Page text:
Modern theories of knowledge cannot efficiently explain human process of cognition. All of them are found helpless while encountering questions of intersubjective communication, certainty of perceptions and other cognitive acts. None of those theories is able to determine the exact relation between theory and practice, between universal conceptions and particular objects of sense perceptions. It is important to notice, that any recent attempt undertaken to overpass problems mentioned leads to novel science paradigm in the investigated field of study. Different likelihood theories are being proposed, the principles of logic are widely disputed and all these activities stem from the fact, that we still do not know how knowing itself is possible. This article proposes the return to the origins of the West philosophical thought and embarking on the thorough reinterpretation of cognitive studies of the ancient philosophers. Such an approach might disclose where those sages, who themselves declared to posses the trustworthy knowledge, found the principles of its origin, and therefore indicate an appropriate direction for developing modern ideas in this field. Heraclitus of Ephesus is arbitrarily chosen as a representative of the sages and it is his fragmentary reflection that constitutes the ground for the following analysis. The article is going to discuss the levels of cognition process from Heraclitean perspective and confront them with his understanding of rules governing the reality. Finally, the epistemological hierarchy would be determined and areas of consecutive studies suggested.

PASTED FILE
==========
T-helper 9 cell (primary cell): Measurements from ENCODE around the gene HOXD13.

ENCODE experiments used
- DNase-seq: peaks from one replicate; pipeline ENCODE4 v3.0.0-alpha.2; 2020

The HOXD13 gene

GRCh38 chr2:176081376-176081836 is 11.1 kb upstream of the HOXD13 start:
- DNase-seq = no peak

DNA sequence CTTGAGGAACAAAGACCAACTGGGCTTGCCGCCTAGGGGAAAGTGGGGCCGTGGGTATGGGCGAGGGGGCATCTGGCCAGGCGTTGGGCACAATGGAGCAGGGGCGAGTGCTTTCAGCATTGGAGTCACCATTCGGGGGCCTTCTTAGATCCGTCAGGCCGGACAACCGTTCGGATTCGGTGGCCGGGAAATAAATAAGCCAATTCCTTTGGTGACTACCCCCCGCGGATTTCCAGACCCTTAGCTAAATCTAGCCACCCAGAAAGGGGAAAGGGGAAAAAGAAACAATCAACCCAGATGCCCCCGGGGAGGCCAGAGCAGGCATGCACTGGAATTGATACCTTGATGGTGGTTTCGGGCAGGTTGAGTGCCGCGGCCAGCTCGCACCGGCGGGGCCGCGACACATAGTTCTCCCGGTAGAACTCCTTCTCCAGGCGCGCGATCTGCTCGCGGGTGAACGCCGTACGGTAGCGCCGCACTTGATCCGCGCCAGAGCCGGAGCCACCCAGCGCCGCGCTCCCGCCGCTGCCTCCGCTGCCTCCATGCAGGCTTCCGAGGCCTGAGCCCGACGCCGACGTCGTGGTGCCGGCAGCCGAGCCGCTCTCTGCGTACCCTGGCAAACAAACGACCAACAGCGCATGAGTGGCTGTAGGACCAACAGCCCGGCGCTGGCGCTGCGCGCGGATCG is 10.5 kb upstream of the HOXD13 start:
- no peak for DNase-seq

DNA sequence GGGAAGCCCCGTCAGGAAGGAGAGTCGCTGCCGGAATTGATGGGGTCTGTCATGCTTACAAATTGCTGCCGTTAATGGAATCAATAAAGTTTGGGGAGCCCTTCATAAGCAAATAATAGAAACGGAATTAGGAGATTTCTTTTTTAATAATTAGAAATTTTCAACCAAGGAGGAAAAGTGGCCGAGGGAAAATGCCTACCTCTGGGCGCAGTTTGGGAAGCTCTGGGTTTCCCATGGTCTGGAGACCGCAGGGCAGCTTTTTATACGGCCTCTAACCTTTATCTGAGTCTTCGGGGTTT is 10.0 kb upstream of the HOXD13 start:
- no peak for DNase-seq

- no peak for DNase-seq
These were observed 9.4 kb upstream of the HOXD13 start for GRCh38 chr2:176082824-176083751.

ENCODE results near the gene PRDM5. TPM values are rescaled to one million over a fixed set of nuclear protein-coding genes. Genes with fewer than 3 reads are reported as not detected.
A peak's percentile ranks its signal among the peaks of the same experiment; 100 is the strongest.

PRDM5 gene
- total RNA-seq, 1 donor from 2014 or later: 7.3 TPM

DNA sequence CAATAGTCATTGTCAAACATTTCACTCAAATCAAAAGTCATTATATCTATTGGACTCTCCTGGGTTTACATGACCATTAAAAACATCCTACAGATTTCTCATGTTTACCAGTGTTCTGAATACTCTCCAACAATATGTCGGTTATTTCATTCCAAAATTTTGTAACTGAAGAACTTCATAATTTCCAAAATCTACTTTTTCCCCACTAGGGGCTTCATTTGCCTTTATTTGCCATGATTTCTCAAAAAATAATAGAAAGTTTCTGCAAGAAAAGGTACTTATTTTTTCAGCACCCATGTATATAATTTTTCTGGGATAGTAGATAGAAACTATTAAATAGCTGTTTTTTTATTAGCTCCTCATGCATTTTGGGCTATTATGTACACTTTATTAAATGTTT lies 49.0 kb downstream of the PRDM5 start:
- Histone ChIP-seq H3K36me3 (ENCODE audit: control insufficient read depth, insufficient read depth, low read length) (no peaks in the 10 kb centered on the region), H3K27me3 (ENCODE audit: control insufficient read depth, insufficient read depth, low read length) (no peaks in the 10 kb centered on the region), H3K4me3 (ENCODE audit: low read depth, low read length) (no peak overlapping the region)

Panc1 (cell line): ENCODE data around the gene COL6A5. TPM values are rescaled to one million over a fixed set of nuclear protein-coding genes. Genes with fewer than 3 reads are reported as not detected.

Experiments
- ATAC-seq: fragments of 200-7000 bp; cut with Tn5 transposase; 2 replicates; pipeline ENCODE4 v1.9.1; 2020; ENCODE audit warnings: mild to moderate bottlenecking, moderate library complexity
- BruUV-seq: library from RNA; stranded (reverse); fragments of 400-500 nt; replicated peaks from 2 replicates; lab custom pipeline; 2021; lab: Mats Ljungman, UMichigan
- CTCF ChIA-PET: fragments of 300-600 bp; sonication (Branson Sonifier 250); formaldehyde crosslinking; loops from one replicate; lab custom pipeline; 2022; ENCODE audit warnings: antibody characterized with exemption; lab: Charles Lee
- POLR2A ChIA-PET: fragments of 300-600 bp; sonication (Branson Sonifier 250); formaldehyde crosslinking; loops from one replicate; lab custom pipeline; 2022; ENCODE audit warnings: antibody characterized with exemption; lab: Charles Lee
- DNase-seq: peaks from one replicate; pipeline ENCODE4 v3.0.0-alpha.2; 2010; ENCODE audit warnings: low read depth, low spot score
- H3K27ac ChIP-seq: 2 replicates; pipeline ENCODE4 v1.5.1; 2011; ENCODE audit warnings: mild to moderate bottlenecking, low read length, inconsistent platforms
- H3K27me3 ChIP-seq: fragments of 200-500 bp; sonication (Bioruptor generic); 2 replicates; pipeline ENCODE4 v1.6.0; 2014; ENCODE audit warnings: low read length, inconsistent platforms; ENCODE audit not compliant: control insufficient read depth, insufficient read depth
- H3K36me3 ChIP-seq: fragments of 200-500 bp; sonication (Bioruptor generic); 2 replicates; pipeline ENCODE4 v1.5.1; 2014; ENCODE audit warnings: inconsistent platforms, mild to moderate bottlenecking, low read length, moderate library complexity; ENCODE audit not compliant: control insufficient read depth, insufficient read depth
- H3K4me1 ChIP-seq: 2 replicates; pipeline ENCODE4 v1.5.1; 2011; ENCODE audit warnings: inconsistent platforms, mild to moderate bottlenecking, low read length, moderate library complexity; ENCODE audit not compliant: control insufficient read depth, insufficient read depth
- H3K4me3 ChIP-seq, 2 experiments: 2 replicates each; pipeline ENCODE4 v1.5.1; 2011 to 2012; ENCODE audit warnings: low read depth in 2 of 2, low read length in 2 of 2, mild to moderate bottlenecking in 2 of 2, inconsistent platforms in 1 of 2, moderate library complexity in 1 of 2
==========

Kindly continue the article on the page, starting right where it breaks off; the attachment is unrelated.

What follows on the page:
Financed by the National Centre for Research and Development under grant No. SP/I/1/77065/10 by the strategic scientific research and experimental development program:
SYNAT - “Interdisciplinary System for Interactive Scientific and Scientific-Technical Information”.